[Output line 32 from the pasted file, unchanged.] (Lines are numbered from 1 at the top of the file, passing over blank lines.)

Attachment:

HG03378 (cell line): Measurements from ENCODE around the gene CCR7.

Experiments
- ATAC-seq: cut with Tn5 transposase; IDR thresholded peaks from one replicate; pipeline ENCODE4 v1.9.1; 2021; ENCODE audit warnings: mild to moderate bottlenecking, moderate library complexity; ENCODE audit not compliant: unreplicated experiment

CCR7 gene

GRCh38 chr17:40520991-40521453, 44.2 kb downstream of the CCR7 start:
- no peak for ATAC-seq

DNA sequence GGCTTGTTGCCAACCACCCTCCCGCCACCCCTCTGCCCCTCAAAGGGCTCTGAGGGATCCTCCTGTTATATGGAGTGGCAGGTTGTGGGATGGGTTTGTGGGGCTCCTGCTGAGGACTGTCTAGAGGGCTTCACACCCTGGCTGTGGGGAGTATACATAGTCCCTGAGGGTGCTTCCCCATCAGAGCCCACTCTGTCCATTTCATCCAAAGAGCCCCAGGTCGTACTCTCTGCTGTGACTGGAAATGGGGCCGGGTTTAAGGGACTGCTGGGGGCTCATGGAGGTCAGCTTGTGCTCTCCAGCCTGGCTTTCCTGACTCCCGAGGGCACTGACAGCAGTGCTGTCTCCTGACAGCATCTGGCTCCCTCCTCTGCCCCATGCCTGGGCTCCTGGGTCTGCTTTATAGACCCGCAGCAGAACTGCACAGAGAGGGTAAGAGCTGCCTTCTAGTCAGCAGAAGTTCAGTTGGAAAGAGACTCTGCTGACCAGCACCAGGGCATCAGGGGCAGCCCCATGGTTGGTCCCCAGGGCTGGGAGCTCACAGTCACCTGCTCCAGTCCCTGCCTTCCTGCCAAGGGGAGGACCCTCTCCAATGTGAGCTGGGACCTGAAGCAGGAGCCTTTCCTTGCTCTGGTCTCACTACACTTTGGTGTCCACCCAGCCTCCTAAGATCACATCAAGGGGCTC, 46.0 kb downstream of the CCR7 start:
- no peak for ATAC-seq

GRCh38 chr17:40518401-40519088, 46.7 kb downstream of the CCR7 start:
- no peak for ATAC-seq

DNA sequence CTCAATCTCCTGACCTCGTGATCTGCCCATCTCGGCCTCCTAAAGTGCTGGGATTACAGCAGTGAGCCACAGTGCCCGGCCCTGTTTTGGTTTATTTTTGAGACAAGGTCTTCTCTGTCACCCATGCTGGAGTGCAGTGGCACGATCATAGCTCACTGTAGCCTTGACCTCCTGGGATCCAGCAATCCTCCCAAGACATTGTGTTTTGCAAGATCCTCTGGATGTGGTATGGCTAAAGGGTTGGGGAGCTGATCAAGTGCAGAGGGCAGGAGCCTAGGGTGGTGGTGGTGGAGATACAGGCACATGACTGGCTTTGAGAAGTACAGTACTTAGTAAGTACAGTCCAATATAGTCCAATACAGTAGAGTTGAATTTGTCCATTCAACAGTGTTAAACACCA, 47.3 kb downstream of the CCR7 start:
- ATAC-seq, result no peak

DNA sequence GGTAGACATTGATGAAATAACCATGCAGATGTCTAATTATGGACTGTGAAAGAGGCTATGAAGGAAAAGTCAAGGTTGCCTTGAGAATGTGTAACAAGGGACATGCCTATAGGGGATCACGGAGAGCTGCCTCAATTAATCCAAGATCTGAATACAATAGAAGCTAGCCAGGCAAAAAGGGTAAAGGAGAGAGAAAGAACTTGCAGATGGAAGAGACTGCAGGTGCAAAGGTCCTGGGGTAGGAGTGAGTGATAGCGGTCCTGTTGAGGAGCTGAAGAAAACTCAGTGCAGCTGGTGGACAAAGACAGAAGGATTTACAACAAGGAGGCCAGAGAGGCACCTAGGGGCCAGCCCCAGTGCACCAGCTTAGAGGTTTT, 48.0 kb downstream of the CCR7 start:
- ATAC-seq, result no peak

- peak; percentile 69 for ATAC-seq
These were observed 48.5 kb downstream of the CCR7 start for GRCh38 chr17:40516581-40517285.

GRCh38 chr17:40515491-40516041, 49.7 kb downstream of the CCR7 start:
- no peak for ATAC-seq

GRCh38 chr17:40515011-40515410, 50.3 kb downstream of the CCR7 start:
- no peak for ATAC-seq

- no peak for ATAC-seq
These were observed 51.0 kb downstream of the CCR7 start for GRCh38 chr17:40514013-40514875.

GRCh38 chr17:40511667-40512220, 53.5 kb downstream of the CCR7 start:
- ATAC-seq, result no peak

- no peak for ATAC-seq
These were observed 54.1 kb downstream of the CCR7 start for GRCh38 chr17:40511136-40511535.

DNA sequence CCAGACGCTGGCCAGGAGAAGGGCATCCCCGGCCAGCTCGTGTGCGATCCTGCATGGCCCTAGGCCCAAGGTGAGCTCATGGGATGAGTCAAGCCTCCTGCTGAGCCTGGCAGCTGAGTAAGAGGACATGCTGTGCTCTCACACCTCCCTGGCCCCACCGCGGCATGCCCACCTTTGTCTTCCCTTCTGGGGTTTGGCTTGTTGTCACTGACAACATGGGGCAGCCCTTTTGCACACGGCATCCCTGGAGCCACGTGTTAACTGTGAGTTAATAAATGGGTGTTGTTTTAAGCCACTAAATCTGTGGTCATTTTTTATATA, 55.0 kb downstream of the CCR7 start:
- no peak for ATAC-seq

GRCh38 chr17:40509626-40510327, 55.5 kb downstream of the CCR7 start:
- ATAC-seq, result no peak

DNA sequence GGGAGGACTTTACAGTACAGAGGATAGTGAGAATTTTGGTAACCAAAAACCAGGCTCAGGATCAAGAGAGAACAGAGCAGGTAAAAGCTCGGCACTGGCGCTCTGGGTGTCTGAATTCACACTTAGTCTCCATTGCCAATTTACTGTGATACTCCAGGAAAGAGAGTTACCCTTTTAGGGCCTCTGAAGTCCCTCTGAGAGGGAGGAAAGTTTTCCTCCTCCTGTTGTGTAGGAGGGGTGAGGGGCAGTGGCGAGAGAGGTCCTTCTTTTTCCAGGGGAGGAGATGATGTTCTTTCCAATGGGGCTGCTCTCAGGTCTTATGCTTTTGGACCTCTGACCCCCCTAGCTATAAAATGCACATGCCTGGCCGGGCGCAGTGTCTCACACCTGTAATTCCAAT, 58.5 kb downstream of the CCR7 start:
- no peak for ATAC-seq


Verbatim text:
- no peak for ATAC-seq